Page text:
Evidence of meeting #9 for Procedure and House Affairs in the 41st Parliament, 1st Session. (The original version is on Parliament’s site, as are the minutes.) The winning word was formula.

A recording is available from Parliament.

On the agenda

MPs speaking

Also speaking

12:35 p.m.

NDP

Joe Comartin Windsor—Tecumseh, ON

All right.

If we passed a bill through the House really quickly, in the next week or month, that backed up all the existing legislation and backed up all the timelines they are required to meet, if we did that for a year, you'd still have a year's time to get ready for the election.

12:35 p.m.

Chief Electoral Officer, Elections Canada

Marc Mayrand

If it's delayed, yes, we would. It depends on where the commissions are at, because again, the old process carries on.

Let's say the commissions complete all of their work. They send their reports, report back, and finalize their report, and we're ready to proceed with a proclamation order. If royal assent were given after that, we would have to start from scratch, and the next election would be done under the old formula.

12:35 p.m.

NDP

Joe Comartin Windsor—Tecumseh, ON

You didn't understand my question.

12:35 p.m.

Chief Electoral Officer, Elections Canada

Marc Mayrand

I'm sorry.

12:35 p.m.

NDP

Joe Comartin Windsor—Tecumseh, ON

And I'm out of time.

12:35 p.m.

Conservative

The Chair Joe Preston

Mr. Reid.

12:35 p.m.

Conservative

Scott Reid Lanark—Frontenac—Lennox and Addington, ON

Thank you.

Actually, I was going to follow Mr. Comartin's point, so with any luck he will get the answer he was looking for.

If the law hasn't changed prior to February 1, I think there's a statutory obligation for the Speaker to appoint two people to the commission from each province, and for the chief justice of each province to appoint one person to chair the commission. That has to happen. That can't be stopped, so inevitably, if we pass that for February 1, we have to undo some of their work, reappoint them, do some kind of undoing, presumably more as time goes on. The moment it's February 1, they are under an obligation to move forward, and therefore we cannot avoid but to upset some of that work.

Would that be a correct statement?

12:35 p.m.

Chief Electoral Officer, Elections Canada

Marc Mayrand

Yes. The commissions would have to restart their work if the royal assent is given to Bill C-20 any time after February 8.

12:35 p.m.

Conservative

Scott Reid Lanark—Frontenac—Lennox and Addington, ON

Okay.

Following Mr. Christopherson's observations about how things work in the Senate, I think his statement on the Senate ought to be set aside as more aspirational. I know it's the longstanding position of the New Democrats, but it's of course not the way the law works here. Failing some kind of unanimous consent in the Senate to simply pass the bill in all its stages at one sitting, I actually don't think you can rush things through the Senate with the kind of alacrity that Mr. Christopherson is suggesting. This makes me think that if we're heading in the direction of saying we need to have a larger number of witnesses, and we want to accommodate them, I think the better direction would be not to try to have special sittings in January, but rather to have extra sittings in November, right now, either in the evenings or on days we don't normally sit, something of that sort.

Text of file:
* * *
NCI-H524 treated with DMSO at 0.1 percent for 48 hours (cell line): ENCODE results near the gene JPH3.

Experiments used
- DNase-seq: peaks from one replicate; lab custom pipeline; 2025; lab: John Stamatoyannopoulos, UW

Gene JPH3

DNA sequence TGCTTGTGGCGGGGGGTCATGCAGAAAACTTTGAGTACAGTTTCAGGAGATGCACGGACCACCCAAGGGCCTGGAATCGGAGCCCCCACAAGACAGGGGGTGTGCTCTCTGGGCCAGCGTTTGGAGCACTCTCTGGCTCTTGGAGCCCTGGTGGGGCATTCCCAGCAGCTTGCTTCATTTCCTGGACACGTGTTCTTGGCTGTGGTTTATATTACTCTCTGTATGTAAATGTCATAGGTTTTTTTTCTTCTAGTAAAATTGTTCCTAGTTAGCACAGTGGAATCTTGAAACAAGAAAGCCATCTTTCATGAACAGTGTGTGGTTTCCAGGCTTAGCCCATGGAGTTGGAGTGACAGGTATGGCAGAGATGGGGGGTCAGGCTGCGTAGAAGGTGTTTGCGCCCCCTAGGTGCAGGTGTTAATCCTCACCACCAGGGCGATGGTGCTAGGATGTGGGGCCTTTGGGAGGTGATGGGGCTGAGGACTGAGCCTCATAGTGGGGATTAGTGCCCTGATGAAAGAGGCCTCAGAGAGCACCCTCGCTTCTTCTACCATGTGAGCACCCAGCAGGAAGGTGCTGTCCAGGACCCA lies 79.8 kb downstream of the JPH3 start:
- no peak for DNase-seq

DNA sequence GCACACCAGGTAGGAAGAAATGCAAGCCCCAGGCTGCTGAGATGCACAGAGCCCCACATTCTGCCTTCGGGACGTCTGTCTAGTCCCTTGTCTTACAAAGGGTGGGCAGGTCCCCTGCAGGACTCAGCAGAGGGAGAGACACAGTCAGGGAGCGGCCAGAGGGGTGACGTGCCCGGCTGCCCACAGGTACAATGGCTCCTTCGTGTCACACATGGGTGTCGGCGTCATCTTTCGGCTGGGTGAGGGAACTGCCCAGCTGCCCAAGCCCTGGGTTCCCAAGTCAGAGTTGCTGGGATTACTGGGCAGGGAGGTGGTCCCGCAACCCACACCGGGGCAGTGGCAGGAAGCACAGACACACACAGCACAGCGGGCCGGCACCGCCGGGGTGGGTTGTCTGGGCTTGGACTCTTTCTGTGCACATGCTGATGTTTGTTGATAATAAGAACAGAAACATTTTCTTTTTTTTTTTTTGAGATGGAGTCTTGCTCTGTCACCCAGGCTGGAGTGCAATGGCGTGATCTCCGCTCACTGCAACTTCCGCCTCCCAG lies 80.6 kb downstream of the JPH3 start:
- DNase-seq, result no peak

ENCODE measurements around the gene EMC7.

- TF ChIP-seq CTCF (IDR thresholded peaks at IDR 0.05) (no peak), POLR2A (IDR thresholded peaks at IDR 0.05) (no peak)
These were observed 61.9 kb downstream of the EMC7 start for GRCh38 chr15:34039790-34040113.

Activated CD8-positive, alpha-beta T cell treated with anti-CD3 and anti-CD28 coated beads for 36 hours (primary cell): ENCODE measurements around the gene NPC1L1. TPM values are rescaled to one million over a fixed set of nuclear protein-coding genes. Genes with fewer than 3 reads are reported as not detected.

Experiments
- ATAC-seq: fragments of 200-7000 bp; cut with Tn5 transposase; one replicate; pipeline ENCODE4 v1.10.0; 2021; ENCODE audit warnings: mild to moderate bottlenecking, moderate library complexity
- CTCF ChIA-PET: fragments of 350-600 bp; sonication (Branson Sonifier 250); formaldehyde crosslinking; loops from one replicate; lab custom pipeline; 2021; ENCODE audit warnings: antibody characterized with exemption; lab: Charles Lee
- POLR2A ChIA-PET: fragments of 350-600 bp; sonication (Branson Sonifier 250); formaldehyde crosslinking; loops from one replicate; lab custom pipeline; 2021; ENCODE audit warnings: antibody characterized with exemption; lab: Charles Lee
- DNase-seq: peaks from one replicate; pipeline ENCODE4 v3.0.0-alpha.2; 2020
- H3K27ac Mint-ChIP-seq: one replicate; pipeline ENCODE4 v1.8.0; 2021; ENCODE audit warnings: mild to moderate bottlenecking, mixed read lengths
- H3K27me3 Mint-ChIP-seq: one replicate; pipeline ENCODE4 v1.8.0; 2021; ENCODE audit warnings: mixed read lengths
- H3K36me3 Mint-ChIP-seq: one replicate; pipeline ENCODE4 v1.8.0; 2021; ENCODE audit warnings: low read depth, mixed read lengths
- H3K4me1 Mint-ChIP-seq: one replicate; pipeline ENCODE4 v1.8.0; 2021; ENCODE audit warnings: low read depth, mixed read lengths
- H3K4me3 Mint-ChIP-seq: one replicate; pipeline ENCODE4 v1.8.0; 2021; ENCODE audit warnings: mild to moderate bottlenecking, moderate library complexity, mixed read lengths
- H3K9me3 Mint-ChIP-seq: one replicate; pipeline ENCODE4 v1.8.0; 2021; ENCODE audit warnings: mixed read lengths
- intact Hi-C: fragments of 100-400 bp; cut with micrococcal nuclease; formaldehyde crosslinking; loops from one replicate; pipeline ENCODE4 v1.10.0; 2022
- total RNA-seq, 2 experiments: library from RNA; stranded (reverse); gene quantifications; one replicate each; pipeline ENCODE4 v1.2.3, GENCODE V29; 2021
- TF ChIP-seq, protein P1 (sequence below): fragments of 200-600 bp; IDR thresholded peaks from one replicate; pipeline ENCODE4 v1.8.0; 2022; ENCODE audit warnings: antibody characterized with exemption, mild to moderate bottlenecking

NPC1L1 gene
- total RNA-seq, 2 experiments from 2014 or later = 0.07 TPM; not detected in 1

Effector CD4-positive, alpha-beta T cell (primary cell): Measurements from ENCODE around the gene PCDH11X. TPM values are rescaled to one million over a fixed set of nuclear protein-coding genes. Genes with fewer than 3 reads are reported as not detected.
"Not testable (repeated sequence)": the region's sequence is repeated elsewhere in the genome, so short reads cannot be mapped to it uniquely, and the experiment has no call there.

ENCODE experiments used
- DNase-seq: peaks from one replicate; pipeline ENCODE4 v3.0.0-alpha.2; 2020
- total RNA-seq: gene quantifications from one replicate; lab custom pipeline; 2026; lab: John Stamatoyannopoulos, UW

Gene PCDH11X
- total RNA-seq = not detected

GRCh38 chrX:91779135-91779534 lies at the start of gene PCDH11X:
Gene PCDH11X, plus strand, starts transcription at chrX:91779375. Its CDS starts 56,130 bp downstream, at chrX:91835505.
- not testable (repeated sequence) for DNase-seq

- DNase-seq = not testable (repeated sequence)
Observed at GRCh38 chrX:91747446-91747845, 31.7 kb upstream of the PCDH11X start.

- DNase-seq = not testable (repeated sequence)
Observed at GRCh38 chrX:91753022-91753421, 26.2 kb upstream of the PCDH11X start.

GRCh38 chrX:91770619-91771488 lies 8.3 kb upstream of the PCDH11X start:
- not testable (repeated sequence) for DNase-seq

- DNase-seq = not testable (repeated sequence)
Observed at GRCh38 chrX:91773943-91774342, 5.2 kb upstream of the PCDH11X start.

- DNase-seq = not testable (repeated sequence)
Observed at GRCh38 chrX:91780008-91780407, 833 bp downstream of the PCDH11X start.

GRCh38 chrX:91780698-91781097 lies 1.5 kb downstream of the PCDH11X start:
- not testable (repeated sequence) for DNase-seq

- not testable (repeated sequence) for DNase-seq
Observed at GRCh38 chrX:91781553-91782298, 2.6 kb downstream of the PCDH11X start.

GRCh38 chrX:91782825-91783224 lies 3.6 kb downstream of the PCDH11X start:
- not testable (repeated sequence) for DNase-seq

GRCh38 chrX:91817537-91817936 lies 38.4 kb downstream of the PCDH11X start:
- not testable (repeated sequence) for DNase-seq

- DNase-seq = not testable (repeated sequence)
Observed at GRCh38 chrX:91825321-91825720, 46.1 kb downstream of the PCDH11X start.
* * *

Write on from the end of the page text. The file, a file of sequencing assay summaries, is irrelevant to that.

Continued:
I think that's the best way of accommodating these things, so we can still meet that kind of deadline. It's only a suggestion I'm throwing out here. Of course, that wasn't meant for you, Mr. Mayrand. It was meant for our colleagues here. But I wanted to use your comments as a jumping-off point, so thank you very much for that.

12:35 p.m.

Chief Electoral Officer, Elections Canada

Marc Mayrand

Thank you.

12:40 p.m.

Conservative

The Chair Joe Preston

Thank you.

I have Mr. MacKenzie.

November 15th, 2011 / 12:40 p.m.

Conservative

Dave MacKenzie Oxford, ON

I have only a couple of questions. They're not so much on all of these things, but you did indicate the need to appoint new returning officers. I know that one of the things that occurred...and I think in your document you indicated that prior to 2006 it was certainly more, if you will, at the local political level in appointing returning officers. That's now an independent role fulfilled by your office, which I believe is light years ahead of political interference. But when you do that appointing, is there a time limit? Is there an agreement that someone will be appointed? Is it an appointment for life? Is it an appointment for 10 years?

12:40 p.m.

Chief Electoral Officer, Elections Canada

Marc Mayrand

The appointment is for 10 years, provided that the returning officer continues to perform according to expectations. In the case of redistribution, however, if there's any change in the riding, the act requires that there be a reappointment process. There's an important provision in Bill C-20 that would facilitate the reappointment of well-performing returning officers.

12:40 p.m.

Conservative

Dave MacKenzie Oxford, ON

If Bill C-20 passes, we move into that. You're going to have to appoint 30 brand-new people.

12:40 p.m.

Chief Electoral Officer, Elections Canada

Marc Mayrand

It's a little bit more than that. Our estimate is that by that time we would have to reappoint 120 returning officers. There are always 30 or so who resign each year. Currently, we have suspended appointments in light of the redistribution process that will be taking place. There is no benefit in appointing ROs right now. We expect also that there may be, as a result of various circumstances, a number of ROs who will not be reappointed. So overall, we estimate that even with the change that's provided in Bill C-20, we would have to reappoint 120 ROs following the redistribution.